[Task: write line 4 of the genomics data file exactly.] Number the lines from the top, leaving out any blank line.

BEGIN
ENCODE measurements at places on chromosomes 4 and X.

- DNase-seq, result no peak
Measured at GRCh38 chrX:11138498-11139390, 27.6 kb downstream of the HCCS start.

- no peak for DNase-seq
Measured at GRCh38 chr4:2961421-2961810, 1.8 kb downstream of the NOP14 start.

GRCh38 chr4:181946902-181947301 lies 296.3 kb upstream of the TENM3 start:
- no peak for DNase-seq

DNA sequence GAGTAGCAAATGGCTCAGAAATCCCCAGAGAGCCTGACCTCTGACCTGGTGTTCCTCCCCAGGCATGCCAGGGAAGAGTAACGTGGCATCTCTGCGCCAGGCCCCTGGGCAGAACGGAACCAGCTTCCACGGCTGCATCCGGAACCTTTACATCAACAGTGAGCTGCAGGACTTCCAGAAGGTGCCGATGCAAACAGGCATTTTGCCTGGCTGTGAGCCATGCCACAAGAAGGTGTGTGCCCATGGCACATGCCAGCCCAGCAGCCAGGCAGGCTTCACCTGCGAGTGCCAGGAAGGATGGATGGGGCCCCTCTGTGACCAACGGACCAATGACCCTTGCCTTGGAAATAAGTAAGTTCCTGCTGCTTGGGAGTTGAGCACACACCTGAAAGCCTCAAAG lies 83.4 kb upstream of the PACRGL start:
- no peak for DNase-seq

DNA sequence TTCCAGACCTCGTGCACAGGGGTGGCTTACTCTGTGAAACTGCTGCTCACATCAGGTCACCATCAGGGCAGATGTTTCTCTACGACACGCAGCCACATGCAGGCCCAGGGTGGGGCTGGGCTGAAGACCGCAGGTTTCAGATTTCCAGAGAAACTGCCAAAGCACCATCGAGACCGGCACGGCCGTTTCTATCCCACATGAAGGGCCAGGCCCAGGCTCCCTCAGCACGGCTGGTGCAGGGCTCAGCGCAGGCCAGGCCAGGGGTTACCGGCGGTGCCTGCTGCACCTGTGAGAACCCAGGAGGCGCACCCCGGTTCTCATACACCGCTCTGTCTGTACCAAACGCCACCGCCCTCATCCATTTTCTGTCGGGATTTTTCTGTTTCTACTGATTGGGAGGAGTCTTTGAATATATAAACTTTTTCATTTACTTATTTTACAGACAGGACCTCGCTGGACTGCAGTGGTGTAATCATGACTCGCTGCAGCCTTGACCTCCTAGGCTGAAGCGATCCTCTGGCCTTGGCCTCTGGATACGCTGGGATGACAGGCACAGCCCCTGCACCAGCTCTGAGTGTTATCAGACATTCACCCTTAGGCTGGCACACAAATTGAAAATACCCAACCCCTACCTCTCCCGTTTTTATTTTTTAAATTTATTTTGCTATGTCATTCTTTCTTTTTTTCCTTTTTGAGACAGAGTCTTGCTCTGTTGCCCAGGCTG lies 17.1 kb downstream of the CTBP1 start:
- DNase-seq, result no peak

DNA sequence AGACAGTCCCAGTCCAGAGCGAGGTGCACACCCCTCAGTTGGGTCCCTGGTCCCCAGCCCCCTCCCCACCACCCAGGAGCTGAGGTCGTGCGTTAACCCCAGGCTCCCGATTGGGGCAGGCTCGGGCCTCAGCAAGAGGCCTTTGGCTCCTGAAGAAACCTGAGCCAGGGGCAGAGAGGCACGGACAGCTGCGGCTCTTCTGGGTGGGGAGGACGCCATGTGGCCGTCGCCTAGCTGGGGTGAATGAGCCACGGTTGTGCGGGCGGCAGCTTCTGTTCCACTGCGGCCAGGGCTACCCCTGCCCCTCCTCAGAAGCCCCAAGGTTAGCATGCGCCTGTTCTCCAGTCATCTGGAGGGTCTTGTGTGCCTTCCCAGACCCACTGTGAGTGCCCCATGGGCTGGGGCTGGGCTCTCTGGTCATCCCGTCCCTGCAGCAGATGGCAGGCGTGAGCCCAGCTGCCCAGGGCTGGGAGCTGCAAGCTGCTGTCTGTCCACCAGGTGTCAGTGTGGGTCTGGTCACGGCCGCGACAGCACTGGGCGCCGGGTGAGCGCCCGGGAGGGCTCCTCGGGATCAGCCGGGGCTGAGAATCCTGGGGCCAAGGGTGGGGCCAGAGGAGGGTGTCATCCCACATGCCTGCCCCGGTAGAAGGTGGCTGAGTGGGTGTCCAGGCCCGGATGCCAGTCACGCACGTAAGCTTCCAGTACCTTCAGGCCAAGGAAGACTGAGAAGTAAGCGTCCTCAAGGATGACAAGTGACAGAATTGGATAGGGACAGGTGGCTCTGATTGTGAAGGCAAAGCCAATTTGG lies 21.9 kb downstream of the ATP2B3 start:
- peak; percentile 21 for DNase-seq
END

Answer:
- no peak for DNase-seq